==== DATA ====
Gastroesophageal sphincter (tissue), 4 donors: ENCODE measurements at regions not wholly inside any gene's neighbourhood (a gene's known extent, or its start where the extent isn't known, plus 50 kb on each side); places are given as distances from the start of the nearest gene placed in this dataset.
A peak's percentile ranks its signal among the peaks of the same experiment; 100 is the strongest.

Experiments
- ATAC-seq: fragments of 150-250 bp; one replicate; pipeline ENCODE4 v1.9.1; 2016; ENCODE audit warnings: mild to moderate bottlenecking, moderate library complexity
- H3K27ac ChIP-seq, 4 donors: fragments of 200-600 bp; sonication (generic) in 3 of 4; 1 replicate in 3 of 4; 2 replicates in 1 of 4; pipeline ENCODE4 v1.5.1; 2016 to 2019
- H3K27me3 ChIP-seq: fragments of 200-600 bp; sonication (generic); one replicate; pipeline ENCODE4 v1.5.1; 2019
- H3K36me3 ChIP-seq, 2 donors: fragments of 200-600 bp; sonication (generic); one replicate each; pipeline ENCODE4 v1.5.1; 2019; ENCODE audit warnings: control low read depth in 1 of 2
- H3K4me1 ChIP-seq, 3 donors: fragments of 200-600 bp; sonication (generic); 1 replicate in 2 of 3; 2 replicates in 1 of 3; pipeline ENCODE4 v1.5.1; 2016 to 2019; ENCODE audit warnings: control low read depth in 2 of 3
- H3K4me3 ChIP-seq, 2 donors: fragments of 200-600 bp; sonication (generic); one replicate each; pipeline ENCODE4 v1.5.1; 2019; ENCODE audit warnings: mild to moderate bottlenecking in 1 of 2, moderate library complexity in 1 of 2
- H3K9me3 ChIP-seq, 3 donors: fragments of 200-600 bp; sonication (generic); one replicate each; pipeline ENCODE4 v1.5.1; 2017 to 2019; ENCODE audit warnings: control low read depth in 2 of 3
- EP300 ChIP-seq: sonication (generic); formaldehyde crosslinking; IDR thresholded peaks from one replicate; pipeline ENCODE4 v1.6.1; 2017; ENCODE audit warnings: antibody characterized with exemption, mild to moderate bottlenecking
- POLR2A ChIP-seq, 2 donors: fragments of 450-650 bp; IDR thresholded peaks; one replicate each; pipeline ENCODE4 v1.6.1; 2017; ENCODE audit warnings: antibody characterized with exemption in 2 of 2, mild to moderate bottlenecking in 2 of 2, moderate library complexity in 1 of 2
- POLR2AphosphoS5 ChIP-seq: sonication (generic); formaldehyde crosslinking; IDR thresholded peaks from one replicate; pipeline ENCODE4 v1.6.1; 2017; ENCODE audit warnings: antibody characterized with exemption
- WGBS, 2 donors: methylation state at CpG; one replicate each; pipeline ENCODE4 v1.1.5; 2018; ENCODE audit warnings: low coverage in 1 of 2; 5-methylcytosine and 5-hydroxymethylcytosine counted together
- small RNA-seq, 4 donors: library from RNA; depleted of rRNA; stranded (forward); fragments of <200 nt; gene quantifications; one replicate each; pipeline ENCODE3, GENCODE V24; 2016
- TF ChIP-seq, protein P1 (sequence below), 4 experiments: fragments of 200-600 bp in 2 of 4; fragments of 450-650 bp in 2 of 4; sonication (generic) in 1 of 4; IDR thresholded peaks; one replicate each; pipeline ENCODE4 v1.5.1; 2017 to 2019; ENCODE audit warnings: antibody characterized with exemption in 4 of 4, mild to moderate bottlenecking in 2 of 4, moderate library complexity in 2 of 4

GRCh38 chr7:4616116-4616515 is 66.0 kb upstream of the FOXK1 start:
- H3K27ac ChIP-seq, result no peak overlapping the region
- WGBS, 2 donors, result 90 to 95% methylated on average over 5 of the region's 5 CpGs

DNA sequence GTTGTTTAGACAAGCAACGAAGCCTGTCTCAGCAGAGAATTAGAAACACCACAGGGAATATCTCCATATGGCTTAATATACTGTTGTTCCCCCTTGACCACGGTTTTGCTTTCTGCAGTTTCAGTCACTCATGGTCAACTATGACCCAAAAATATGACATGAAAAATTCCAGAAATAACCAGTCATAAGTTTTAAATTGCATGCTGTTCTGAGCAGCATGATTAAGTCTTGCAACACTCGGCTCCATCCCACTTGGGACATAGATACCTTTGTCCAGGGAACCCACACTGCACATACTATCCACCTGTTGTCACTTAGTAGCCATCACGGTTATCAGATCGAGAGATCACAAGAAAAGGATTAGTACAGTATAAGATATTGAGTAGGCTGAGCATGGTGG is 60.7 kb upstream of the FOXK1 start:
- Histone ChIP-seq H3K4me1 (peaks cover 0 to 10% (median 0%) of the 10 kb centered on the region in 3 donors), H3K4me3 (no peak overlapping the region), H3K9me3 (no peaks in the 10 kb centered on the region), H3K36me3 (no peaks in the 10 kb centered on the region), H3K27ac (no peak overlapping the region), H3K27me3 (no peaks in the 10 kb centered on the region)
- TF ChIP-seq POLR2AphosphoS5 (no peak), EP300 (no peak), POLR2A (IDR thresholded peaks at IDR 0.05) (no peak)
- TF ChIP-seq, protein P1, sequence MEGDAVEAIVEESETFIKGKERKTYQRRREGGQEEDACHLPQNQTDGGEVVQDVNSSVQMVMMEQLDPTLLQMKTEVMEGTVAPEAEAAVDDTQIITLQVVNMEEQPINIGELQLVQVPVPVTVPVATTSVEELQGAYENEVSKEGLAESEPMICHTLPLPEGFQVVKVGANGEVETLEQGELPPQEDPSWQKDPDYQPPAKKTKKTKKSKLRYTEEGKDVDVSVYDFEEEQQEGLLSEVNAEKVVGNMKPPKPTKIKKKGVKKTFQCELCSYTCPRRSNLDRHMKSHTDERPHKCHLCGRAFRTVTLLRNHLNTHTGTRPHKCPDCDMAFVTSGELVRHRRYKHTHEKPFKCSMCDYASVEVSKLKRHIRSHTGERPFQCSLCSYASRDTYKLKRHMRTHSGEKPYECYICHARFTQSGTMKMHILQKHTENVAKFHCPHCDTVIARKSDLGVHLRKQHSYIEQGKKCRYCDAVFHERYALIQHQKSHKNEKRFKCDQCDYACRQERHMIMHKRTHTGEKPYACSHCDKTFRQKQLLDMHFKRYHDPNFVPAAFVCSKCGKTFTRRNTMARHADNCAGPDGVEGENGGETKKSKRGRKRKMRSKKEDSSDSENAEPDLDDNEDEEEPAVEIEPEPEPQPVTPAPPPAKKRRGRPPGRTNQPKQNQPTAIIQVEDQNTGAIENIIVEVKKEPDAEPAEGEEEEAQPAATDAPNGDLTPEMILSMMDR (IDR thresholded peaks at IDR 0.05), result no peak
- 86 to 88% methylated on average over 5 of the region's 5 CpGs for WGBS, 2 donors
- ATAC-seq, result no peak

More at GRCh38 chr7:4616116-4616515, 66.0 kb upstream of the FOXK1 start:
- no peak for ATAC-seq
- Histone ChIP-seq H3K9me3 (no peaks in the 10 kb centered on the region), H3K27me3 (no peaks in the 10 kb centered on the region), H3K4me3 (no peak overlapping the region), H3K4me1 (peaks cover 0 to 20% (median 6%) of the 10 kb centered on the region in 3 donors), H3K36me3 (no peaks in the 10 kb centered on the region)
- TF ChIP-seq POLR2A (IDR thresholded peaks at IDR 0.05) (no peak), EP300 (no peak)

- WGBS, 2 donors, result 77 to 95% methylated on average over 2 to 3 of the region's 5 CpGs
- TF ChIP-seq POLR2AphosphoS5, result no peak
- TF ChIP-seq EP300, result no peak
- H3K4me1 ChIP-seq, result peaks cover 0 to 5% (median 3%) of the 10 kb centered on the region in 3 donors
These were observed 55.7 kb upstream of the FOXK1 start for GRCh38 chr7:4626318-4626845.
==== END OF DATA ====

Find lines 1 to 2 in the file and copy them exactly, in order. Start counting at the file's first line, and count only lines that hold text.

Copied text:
Gastroesophageal sphincter (tissue), 4 donors: ENCODE measurements at regions not wholly inside any gene's neighbourhood (a gene's known extent, or its start where the extent isn't known, plus 50 kb on each side); places are given as distances from the start of the nearest gene placed in this dataset.
A peak's percentile ranks its signal among the peaks of the same experiment; 100 is the strongest.